On Friday afternoon, Donald Trump removed Lt. Col. Alexander Vindman from his White House job, as part of a legally dubious retaliation for Vindman following the rules during the president's impeachment process. A day later, Trump turned to Twitter to criticize news organizations -- including my employer -- whom he accused of "talking about 'Lt. Col.' Vindman as though I should think only how wonderful he was."
Writing in The Atlantic, Ben Wittes reacted in a way that rang true.
[Vindman was not in] a political position. He is an active military officer, rotating through the NSC on assignment. The president can put quotation marks around lieutenant colonel, as he did in today's tweets, in an effort to demean Vindman's service, but there is nothing to demean about his service, which has been in all respects honorable.The conduct for which his career has been attacked, what the president calls Vindman's "insubordination," was exceptionally brave truth-telling -- both in real time and later when Congress sought to hear from him. When that happened, Vindman did not shrink from the obligation to say what had happened.
Lt. Col. Vindman -- not "Lt. Col." Vindman -- did everything right. The decorated war hero served honorably, both on the battlefield and as part of the White House National Security Council, and instead of honoring his service, Trump has mocked him in private and derided his military rank in public.
It's a dynamic that's almost hard to believe. As Vox's Aaron Rupar put it, "The guy who received a draft deferment because of bone spurs has the gall to denigrate the service of a Purple Heart recipient."
But as jarring as this was, and as difficult as it is to imagine other presidents getting away with this sort of behavior, what's especially unsettling is the degree to which it's familiar. Trump's willingness to demean those who wear the uniform has become a bizarre staple of his political career.
As regular readers know, there were hints along these lines before Trump took office. Ahead of the 2016 election, the then-candidate mocked prisoners of war – he likes soldiers “who weren’t captured” – lied about his financial support for veterans’ charities, claimed more than once that he understood counter-terrorism better than American generals, and publicly feuded with a Gold Star family.
But as president, Trump has become even more aggressive on this front, blaming military leaders for failed missions he approved, and deriding the former commander of the U.S. Special Operations Command for the speed with which he oversaw the 2011 raid that killed Osama bin Laden.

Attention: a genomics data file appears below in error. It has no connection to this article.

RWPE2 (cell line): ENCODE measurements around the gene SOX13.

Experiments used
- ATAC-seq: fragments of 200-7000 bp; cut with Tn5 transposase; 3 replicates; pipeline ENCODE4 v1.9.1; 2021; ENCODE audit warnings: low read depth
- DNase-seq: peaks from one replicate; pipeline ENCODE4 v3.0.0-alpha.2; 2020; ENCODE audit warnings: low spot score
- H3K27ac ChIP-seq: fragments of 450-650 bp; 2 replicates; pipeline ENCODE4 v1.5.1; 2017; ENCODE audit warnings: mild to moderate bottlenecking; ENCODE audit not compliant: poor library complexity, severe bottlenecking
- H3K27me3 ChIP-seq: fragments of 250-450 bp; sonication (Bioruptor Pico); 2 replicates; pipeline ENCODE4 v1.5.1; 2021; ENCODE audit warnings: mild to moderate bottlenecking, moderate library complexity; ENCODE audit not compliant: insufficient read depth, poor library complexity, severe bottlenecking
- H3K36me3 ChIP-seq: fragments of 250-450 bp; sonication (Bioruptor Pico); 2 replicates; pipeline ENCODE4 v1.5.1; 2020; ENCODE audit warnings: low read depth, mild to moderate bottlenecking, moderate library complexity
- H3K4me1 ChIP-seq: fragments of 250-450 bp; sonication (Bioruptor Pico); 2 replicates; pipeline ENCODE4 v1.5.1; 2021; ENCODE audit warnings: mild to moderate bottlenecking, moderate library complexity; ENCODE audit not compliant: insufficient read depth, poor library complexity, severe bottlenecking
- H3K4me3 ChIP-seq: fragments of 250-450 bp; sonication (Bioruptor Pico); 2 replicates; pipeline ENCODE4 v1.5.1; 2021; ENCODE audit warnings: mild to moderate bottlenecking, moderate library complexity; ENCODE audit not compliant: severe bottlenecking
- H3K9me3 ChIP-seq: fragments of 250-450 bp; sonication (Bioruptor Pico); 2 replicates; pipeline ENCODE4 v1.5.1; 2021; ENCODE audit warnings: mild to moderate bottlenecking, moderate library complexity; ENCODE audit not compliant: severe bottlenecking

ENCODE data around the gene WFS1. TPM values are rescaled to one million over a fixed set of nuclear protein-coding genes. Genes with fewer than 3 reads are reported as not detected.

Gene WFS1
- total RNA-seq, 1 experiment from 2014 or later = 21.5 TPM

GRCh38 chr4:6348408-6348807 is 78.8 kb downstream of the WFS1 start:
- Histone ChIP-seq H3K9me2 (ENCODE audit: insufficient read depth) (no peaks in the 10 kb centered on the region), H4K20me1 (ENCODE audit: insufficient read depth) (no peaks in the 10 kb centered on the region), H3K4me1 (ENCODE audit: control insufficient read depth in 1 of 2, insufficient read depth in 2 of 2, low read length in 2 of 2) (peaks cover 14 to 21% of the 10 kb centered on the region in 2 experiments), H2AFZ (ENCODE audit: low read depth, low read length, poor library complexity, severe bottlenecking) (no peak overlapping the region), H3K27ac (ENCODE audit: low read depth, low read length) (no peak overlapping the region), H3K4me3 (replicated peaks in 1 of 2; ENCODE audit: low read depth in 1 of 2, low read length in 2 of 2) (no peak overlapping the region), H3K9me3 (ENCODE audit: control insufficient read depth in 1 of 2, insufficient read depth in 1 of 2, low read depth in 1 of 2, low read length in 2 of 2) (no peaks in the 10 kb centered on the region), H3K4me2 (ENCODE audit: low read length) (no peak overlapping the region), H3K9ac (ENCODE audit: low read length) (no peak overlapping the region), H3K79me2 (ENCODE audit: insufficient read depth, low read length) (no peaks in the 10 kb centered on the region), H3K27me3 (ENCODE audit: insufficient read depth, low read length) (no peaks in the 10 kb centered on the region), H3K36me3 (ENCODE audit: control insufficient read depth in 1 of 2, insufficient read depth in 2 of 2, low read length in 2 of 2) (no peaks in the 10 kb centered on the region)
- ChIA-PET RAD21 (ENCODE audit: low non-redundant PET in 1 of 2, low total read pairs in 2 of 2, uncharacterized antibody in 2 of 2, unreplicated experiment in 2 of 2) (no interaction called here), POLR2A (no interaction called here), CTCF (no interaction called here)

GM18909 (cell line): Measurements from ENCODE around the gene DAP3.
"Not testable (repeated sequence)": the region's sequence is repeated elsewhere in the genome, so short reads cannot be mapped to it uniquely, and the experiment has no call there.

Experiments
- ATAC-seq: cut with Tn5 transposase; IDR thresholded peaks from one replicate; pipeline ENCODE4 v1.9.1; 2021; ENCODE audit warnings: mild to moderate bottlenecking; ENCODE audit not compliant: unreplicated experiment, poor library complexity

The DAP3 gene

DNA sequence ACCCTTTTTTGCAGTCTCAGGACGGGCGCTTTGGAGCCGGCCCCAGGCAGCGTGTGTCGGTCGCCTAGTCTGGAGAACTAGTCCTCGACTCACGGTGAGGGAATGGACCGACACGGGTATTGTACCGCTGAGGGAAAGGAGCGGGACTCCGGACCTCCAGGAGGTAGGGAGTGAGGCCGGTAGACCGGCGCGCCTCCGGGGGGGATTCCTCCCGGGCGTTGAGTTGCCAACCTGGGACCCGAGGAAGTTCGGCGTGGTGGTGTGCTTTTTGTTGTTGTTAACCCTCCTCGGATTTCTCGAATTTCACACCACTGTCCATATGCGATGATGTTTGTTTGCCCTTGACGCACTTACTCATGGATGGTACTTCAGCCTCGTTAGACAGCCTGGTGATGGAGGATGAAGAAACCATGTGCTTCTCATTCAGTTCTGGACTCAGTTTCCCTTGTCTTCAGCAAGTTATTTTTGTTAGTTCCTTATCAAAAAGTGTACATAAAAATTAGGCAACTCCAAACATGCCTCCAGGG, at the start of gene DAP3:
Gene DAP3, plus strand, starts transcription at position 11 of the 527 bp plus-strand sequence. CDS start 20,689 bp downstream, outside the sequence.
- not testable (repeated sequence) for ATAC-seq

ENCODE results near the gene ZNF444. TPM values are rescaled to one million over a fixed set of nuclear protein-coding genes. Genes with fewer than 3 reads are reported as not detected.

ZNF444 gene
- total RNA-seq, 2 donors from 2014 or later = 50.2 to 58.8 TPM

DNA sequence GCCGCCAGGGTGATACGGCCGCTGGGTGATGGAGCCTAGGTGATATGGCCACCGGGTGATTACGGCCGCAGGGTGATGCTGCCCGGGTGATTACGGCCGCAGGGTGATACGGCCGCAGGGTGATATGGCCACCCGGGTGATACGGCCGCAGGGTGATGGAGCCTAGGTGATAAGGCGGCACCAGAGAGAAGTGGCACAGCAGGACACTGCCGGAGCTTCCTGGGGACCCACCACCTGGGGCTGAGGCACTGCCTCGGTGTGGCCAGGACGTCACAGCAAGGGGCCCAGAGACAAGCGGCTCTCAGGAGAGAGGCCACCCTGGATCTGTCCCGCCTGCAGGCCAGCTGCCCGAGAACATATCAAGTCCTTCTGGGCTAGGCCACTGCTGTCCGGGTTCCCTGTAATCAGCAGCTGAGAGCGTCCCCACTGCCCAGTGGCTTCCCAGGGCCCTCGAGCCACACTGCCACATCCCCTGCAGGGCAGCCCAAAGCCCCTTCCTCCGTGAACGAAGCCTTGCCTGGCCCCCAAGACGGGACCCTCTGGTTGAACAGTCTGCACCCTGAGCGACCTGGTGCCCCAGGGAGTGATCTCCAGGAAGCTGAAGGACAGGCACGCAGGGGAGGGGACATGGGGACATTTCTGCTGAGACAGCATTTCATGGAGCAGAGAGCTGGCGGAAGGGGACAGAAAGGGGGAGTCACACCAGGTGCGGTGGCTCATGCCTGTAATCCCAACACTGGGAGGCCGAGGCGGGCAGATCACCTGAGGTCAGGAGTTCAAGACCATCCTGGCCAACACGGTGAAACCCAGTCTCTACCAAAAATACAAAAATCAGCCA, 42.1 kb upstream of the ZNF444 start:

Trump has also reportedly lashed out at generals privately as "a bunch of dopes and babies," while publicly going on the offensive against his own former Defense secretary, James Mattis -- whom he accused of acting like a "Democrat" for questioning the White House's less-defensible national security moves -- including a tweet in which Trump asserted that the retired four-star general didn't care about foreign allies taking advantage of the United States.
More recently, Trump downplayed the importance of troops with traumatic brain injuries, which prompted a request for an apology from the Veterans of Foreign Wars -- an appeal the president appears to have ignored.
Part of the problem is the Republican's unfortunate past in this area, and the eagerness with which the president has suggested that he's something akin to a great American warrior. As a candidate, Trump liked to say he “felt” like he’d served in the military because his parents sent him to a military-themed boarding school as a teenager. He went so far as to boast that his expensive prep school gave him “more training militarily than a lot of the guys that go into the military.”
It matters, of course, that the claims were ridiculously wrong, but it matters just as much that Trump believed that they were true -- to the extent that he feels he has the credibility to go after servicemen like Vindman.
It's important to emphasize that Trump isn't required to respect military service. If he wants to disparage those who wear the uniform or denigrate their sacrifices, that's his business. It's a free country -- so free that he can take cheap shots at war heroes if he wants to. In the United States, even a president can insult servicemembers, veterans, and their families.
But this speaks to an inconvenient aspect of Trump's vision. As we've discussed before, it’s apparently never occurred to him to appreciate the distinction between superficial support for the military and genuine respect for those in uniform and the commitment behind their service. Asked if he supports the military, Trump is quick to point to symbols and gestures: he has military flags in the Oval Office, for example, and his interest in military parades is borderline creepy.
But there’s still no depth of thought. It's what leads Trump to celebrate those accused of war crimes, while ridiculing those who serve honorably.
As Richard Spencer, Trump's own former Navy secretary -- who last week endorsed a Democratic presidential candidate over his former boss -- explained in December, the president “has very little understanding of what it means to be in the military, to fight ethically or to be governed by a uniform set of rules and practices.”
Trump proves this assessment correct with unsettling frequency.